A winter storm is forecast to strike next week in Southern California that could bring up to 4 inches of rain and result in mudslides or flooding in some wildfire-scarred areas.
Crews were scrambling this week to clean out debris in catch basins and prepare for heavy rains forecast to fall in burn areas Tuesday into Wednesday. The absence of vegetation and roots in burned-out hillsides and canyons makes them more susceptible to mudslides and even landslides, officials said.
"To think that there won't be flooding would be very foolish," Tom Fayram, water resources deputy director for Santa Barbara County Public Works, said in an interview Thursday. "We've actually started while the fire is still burning clearing about 11 debris basins."
The region's first major winter storm could bring rain to Ventura and Santa Barbara counties where the Thomas fire has burned as well as precipitation to residential areas in Los Angeles where other recent blazes have left hillsides bare of vegetation and prone to mudslides and flooding.
"We have a lot of steep, fire-denuded hill slopes where a lot of heavy rain at once could cause flooding and debris flows," said Paul Meznarich, U.S. Forest Service spokesman for the Thomas fire, told CNBC. "We want rain but we don't want a lot of it coming down hard in a short period of time because that brings its own problems with it."
The National Weather Service is forecasting there could be about 2 to 4 inches of rain in the foothills and mountains areas of some of the recent burned areas from the approaching storm. There also is significant rain forecast for the coastal and other areas of the region.
Jayme Laber, a hydrologist at the NWS office in Oxnard, California, said forecast models are showing that rain rates Tuesday into Wednesday in recent burn areas could approach a rate of about one-half-inch an hour, or enough to trigger flashfloods and debris flows.
"Any recent burn area is considered a risk for mud and debris flow in the event there is a large amount of rain," said Capt. Erik Scott of the Los Angeles Fire Department.
Wildfires often happen in September and October in Southern California and give local public works agencies time to prepare for the winter rains. However, given the Thomas fire started in December it has left little time for communities to prepare for the major storm system next week.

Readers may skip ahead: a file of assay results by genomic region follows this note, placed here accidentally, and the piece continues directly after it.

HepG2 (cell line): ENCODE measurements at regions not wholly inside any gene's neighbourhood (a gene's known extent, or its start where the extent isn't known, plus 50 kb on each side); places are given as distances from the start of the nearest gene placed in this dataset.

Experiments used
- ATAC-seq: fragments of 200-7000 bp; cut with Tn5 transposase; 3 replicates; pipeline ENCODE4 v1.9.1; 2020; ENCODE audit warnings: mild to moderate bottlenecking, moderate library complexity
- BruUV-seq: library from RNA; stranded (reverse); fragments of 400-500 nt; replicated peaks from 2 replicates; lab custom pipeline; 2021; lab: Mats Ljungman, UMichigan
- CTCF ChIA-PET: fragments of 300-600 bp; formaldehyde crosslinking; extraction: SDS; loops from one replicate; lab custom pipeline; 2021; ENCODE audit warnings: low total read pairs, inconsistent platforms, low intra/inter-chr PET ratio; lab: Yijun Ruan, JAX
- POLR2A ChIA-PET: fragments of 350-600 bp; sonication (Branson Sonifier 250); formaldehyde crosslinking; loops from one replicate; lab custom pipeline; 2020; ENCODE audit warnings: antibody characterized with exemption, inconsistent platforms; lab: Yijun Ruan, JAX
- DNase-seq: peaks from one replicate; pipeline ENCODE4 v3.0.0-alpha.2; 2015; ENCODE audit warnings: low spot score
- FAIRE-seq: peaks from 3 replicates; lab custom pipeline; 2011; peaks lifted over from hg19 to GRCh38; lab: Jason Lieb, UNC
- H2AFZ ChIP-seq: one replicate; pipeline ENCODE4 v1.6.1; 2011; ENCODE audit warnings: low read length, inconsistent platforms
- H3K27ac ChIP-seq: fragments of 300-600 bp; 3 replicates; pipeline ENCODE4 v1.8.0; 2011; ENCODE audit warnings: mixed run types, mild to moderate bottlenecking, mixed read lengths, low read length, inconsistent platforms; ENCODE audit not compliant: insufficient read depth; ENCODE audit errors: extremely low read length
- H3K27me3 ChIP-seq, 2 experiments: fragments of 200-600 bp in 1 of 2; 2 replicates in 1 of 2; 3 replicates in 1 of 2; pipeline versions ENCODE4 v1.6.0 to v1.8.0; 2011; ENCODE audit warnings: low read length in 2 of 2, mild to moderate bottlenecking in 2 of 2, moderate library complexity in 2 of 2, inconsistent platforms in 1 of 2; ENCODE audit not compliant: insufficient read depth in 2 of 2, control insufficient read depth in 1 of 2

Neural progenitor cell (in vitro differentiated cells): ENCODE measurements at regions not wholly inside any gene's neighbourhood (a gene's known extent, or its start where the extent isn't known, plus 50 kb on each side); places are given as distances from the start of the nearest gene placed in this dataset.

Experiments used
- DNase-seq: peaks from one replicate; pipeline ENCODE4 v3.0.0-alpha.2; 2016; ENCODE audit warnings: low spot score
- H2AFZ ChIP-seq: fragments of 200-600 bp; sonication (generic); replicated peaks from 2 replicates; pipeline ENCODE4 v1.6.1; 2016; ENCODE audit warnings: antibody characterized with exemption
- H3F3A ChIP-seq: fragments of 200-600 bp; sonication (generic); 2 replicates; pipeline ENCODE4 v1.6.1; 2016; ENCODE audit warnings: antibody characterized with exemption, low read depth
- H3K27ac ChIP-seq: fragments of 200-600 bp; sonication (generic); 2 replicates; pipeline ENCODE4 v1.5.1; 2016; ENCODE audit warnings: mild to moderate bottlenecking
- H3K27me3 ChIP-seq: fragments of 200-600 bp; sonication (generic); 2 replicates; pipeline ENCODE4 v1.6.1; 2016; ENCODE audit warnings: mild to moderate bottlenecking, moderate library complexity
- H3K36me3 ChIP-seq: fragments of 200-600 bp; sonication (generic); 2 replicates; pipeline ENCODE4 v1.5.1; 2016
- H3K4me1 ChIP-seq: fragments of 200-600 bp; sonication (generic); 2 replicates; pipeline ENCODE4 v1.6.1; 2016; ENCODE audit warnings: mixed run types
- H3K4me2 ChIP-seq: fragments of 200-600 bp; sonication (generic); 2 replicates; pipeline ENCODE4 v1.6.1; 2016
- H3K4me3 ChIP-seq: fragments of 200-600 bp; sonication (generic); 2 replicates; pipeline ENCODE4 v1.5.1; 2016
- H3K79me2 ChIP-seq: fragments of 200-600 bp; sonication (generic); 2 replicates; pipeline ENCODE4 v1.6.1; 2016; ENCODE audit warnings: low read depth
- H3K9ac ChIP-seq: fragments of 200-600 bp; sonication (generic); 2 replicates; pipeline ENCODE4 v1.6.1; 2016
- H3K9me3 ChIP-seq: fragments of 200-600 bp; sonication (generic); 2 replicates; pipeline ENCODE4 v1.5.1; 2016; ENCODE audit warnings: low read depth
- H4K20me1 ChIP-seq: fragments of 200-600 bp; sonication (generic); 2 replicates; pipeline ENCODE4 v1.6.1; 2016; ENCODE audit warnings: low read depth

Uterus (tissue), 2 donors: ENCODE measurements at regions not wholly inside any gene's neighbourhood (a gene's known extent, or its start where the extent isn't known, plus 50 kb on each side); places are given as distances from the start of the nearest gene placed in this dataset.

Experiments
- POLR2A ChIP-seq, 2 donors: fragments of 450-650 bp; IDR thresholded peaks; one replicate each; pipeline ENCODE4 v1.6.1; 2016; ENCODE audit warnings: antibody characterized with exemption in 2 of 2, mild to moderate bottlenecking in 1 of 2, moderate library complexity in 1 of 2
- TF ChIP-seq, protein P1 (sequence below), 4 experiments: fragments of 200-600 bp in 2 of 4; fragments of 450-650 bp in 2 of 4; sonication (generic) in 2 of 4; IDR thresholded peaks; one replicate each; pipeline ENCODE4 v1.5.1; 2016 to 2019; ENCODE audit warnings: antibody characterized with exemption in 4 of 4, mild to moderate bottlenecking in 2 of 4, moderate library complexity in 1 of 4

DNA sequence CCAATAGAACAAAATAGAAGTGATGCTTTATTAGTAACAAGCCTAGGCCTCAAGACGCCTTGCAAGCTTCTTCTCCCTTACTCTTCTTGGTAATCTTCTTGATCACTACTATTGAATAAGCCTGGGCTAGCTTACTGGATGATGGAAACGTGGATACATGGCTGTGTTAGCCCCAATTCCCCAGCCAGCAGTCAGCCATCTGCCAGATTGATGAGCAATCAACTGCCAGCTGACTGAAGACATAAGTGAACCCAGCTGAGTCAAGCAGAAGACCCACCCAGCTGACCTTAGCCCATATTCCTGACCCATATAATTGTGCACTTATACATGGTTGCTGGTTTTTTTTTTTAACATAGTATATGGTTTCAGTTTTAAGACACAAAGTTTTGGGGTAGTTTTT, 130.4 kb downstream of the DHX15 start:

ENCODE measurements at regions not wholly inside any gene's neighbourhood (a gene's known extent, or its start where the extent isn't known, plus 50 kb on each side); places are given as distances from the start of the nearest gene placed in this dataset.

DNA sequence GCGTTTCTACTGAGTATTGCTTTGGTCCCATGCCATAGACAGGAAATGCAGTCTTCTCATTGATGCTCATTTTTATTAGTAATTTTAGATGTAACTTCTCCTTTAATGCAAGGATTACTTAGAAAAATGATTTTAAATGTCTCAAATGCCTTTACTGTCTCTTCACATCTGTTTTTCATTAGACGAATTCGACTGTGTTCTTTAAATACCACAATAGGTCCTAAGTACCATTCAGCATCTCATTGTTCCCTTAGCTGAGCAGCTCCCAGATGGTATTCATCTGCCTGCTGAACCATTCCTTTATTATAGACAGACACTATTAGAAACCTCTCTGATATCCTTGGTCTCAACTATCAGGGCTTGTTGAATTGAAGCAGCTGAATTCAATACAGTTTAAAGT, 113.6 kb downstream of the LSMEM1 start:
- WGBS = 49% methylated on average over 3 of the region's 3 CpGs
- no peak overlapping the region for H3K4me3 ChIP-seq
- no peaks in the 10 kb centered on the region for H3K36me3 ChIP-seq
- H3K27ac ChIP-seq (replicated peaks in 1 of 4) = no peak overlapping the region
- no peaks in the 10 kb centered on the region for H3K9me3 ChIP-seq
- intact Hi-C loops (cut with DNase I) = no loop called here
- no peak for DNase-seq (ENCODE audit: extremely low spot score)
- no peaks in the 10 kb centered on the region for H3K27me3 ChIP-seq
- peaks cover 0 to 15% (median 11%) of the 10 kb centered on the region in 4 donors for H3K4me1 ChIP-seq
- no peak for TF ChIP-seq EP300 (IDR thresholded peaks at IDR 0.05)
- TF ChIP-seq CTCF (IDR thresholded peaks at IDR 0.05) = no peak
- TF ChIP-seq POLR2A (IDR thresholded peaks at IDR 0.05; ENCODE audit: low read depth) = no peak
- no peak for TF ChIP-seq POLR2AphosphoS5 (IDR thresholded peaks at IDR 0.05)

Overall, the Thomas fire — the largest wildfire in California history — has scorched nearly 282,000 acres, or about 440 square miles, and destroyed or damaged more than 1,300 structures. The blaze, which also has caused losses to agriculture exceeding $171 million, was 92 percent contained as of Thursday morning.
In Ventura County, the fire destroyed homes from Santa Paula to Ventura and left bare slopes along a coastal highway that connects Ventura to Santa Barbara.
Some of the burned areas have a history of major debris flows and flooding after fires.
For example, the western Ventura County town of La Conchita, where slopes burned last month, experienced a deadly mudslide in 2005 after rains. That event killed 10 people and destroyed more than a dozen homes.
"The whole face of that slope [in La Conchita] burned," said Jim O'Tousa, a Ventura County geologist. "We are concerned about debris flows off that slope and out of the canyons on either side."
Another potential danger is hillsides that burned above Summerland, Montecito and Carpinteria in Santa Barbara County.
The Santa Barbara County Board of Supervisors held a special meeting Wednesday to discuss the flooding risk and heard how county workers are already clearing debris basins from burned areas in preparation for the storm.
Meantime, in LA County where the so-called Creek and Skirball fires burned homes and hills in December there are preparations underway for the approaching storm. Also, more than 100 fire stations in the LA area are providing sandbags for residents to use as a way to protect homes.
Besides December's fires, LA Fire's Scott said a concern with the approaching storm is areas burned in September's so-called La Tuna fire — the largest acreage fire in LA city history. Even so, local agencies have had more time to perform field work to shore up those burn areas that may cause mudslides.